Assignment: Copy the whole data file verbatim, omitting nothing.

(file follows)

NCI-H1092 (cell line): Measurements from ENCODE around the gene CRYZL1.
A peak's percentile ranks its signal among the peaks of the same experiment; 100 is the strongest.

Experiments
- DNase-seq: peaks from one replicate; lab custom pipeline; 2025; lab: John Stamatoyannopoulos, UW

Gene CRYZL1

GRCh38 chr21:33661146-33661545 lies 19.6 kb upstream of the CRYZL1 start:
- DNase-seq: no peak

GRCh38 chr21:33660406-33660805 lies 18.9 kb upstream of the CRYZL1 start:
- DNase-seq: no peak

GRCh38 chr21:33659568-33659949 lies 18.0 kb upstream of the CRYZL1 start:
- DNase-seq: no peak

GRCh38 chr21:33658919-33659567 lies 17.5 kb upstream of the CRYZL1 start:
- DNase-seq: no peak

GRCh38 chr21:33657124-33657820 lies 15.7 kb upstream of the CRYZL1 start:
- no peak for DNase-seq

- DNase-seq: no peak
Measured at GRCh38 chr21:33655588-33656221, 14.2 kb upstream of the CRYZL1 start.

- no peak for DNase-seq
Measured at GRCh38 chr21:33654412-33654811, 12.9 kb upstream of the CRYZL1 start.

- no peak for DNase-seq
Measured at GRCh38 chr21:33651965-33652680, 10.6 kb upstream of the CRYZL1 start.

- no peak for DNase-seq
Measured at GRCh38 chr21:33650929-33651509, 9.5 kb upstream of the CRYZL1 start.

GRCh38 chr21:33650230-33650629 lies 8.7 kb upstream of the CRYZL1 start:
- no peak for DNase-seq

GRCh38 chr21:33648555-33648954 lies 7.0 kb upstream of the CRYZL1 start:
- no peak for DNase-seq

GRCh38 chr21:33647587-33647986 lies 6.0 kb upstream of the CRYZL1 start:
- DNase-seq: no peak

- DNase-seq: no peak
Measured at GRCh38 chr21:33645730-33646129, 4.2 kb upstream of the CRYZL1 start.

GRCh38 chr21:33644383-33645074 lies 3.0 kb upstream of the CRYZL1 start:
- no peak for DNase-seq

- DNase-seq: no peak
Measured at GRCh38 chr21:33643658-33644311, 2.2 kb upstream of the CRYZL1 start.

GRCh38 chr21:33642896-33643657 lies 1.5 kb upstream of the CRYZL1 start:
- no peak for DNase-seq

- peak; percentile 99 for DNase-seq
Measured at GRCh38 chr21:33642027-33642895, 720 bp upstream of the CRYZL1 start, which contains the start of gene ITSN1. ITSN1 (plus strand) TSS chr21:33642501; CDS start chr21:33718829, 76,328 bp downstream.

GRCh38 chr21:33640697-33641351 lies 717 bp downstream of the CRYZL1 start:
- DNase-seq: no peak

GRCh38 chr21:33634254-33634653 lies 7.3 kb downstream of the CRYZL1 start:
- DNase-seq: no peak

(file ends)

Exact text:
NCI-H1092 (cell line): Measurements from ENCODE around the gene CRYZL1.
A peak's percentile ranks its signal among the peaks of the same experiment; 100 is the strongest.

Experiments
- DNase-seq: peaks from one replicate; lab custom pipeline; 2025; lab: John Stamatoyannopoulos, UW

Gene CRYZL1

GRCh38 chr21:33661146-33661545 lies 19.6 kb upstream of the CRYZL1 start:
- DNase-seq: no peak

GRCh38 chr21:33660406-33660805 lies 18.9 kb upstream of the CRYZL1 start:
- DNase-seq: no peak

GRCh38 chr21:33659568-33659949 lies 18.0 kb upstream of the CRYZL1 start:
- DNase-seq: no peak

GRCh38 chr21:33658919-33659567 lies 17.5 kb upstream of the CRYZL1 start:
- DNase-seq: no peak

GRCh38 chr21:33657124-33657820 lies 15.7 kb upstream of the CRYZL1 start:
- no peak for DNase-seq

- DNase-seq: no peak
Measured at GRCh38 chr21:33655588-33656221, 14.2 kb upstream of the CRYZL1 start.

- no peak for DNase-seq
Measured at GRCh38 chr21:33654412-33654811, 12.9 kb upstream of the CRYZL1 start.

- no peak for DNase-seq
Measured at GRCh38 chr21:33651965-33652680, 10.6 kb upstream of the CRYZL1 start.

- no peak for DNase-seq
Measured at GRCh38 chr21:33650929-33651509, 9.5 kb upstream of the CRYZL1 start.

GRCh38 chr21:33650230-33650629 lies 8.7 kb upstream of the CRYZL1 start:
- no peak for DNase-seq

GRCh38 chr21:33648555-33648954 lies 7.0 kb upstream of the CRYZL1 start:
- no peak for DNase-seq

GRCh38 chr21:33647587-33647986 lies 6.0 kb upstream of the CRYZL1 start:
- DNase-seq: no peak

- DNase-seq: no peak
Measured at GRCh38 chr21:33645730-33646129, 4.2 kb upstream of the CRYZL1 start.

GRCh38 chr21:33644383-33645074 lies 3.0 kb upstream of the CRYZL1 start:
- no peak for DNase-seq

- DNase-seq: no peak
Measured at GRCh38 chr21:33643658-33644311, 2.2 kb upstream of the CRYZL1 start.

GRCh38 chr21:33642896-33643657 lies 1.5 kb upstream of the CRYZL1 start:
- no peak for DNase-seq

- peak; percentile 99 for DNase-seq
Measured at GRCh38 chr21:33642027-33642895, 720 bp upstream of the CRYZL1 start, which contains the start of gene ITSN1. ITSN1 (plus strand) TSS chr21:33642501; CDS start chr21:33718829, 76,328 bp downstream.

GRCh38 chr21:33640697-33641351 lies 717 bp downstream of the CRYZL1 start:
- DNase-seq: no peak

GRCh38 chr21:33634254-33634653 lies 7.3 kb downstream of the CRYZL1 start:
- DNase-seq: no peak